Frog dissection is one of those labs that almost everyone does at some point in the middle or high school years. The step-by-step dissection below features a grass frog that has been double-injected so the arteries and veins are much easier to see and identify.
Before You Dissect
Before you start to dissect, you always want to make observations about how the specimen looks.
The frog's skin is colored and spotted to help camouflage it. This coloring can change and is controlled by pigment cells in the skin called chromatophores. At the base of the frog's back, locate the cloaca, which is the opening from which waste, eggs, and sperm are discharged.
Notice the frog's hind legs, and specifically, the large muscle that's used for jumping. Frogs can jump more than 20 times their own length - so they need those powerful muscles.
Take note of the frog's digits (toes and fingers). You'll see the hind legs have five digits and webbing. The webbing helps frogs be efficient swimmers.
However, the front legs have four digits and no webbing.
The cloaca is the outlet for the urinary, intestinal and genital tracts. Through this hole, the frog eliminates waste and lays eggs or releases sperm. Locate the cloaca by placing the frog dorsal side down, spreading its legs, and you'll find a small hole on the back of the frog in between his hind legs.
On the frog's head, observe the large, bulging eyes that rotate to allow sight in many directions. Also note, frogs don't have external ears, but just behind each eye is a round, flat membrane called a tympanum (ear drum) that senses sound waves. The tympanum on females is similar in size to the eye, but much larger on males.
Look for the nostrils (external nares) in front of the eyes.
Finally, use your scissors and cut at the hinges of the jaw to open the frog's mouth. Frogs have teeth on the upper jaw. The teeth are tiny and difficult to see, but if you rub your finger along the rim of the upper jaw, you will feel tiny maxillary teeth.
The First Three Incisions
To cut the frog, you will need a good scalpel and pins as well as a dissection tray. (A discarded foam tray that meat comes in will work.) It's also helpful to have a set of tweezers, although not always necessary.
- To begin, lay the frog on its back, spread out its limbs, and pin them to the tray. It is easiest to pin the frog through the 'hand' and through the feet. Also, make sure insert your pins at an angle - putting them in straight up and down makes it easier for them to become dislodged while you're dissecting. Note you may have to break a bone to pin the frog at the hands so he's spread out.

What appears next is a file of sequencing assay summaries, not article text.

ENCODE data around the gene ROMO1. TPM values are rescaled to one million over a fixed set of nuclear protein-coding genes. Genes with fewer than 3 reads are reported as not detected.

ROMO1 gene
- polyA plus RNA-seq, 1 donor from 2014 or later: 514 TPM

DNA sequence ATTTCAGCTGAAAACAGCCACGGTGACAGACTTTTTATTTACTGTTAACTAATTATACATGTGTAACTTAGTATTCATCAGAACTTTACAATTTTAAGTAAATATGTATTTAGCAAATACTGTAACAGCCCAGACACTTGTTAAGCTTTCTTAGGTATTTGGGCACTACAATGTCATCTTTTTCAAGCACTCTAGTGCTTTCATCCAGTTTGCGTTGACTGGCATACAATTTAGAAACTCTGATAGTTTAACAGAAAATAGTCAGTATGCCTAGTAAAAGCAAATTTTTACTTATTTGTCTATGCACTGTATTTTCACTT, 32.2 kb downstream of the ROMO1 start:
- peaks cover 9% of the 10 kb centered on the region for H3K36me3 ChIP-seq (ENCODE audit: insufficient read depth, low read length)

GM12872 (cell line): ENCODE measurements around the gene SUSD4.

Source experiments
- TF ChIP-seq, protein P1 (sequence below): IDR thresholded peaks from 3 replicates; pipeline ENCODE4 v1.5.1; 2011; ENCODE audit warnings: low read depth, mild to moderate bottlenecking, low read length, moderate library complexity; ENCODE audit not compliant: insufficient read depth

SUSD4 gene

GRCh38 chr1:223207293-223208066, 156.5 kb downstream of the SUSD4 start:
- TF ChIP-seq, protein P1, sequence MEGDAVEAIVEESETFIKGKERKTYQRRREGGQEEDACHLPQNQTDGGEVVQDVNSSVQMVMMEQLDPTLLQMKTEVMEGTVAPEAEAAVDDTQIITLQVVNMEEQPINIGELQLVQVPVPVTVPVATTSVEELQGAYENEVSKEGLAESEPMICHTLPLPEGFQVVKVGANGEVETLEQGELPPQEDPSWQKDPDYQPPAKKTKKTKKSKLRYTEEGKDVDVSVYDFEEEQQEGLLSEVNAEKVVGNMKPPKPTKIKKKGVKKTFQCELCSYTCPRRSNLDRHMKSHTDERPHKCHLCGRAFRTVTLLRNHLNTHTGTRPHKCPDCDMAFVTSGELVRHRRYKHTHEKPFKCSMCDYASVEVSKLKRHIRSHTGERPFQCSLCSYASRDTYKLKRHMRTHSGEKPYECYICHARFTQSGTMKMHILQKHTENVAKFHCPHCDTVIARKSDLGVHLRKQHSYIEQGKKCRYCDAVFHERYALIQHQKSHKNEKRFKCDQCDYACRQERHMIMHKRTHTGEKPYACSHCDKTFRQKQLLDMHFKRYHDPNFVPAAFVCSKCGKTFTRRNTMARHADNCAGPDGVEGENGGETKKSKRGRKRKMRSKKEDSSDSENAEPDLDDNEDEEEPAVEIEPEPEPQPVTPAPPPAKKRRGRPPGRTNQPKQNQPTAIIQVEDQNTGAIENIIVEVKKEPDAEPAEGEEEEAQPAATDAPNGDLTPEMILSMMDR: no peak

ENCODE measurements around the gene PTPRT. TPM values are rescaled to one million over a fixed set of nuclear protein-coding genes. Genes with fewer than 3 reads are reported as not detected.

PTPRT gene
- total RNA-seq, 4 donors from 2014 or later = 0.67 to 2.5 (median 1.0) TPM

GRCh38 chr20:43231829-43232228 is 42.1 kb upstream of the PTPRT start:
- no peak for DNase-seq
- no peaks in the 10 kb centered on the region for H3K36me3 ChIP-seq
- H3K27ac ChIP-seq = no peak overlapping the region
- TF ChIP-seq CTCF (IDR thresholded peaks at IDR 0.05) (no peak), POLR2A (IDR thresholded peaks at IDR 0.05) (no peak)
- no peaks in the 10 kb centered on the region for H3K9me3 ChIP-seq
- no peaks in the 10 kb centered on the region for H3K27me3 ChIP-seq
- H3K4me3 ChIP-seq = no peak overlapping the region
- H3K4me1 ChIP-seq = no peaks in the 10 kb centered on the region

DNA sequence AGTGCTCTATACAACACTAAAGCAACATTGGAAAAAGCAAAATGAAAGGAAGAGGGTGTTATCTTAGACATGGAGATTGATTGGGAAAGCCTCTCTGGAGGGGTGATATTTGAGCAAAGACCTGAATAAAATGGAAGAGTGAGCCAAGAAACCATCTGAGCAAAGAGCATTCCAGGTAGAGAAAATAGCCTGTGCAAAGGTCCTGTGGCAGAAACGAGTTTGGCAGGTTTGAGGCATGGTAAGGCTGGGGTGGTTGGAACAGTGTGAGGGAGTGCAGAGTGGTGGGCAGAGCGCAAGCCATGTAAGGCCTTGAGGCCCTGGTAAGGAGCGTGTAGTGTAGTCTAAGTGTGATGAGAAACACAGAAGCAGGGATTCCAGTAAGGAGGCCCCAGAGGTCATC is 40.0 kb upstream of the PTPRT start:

2. The first incision you make should be from the top of the frog's jaw all the way down to between his legs. When you cut, you want to be careful to cut skin only so that you can peel away the layer gently.
3. After you make the vertical incision, next you're going to want to peel the skin back on the ventral side of the frog by making two horizontal incisions - one up top by the frog's neck and one towards the bottom by its legs. Remember to cut gently as you just want to peel the skin back and open the frog up.
4. At this point, you should see some organs. In the picture above, the frog is a female, and you can see the eggs (the black, seed-like stuff). For comparison, the male frog will have no eggs, and you'll have a clear view of his abdominal cavity. It should be noted here that these particular specimens are dyed to help students see the veins and blood vessels more clearly. If you don't get a dyed specimen, you will not see all the red and blue coloring.
Opening the Abdominal Cavity
You are going to want to repeat the three cuts you just made, except this time you'll do it with scissors so you can cut through some muscle and the hard sternum.
5. First, cut the length of the frog, then cut across the frog horizontally just under the arms and at the top of the thighs. Be careful that you cut muscle. Avoid cutting into the organs of the frog. The trick to this is to go slowly, revealing a little at a time. The ultimate goal is to peel back the muscle and rib cage so you can see the internal organs.
Remember, if your specimen is a female, you'll have to clear out all the eggs to see the internal structures. You will also have to clear out eggs continually as you dissect. However, if you have a high-powered microscope, save the eggs for later and take a look at them under the microscope.
Once you have your frog fully open - you'll want to try to identify as many internal structures as you can.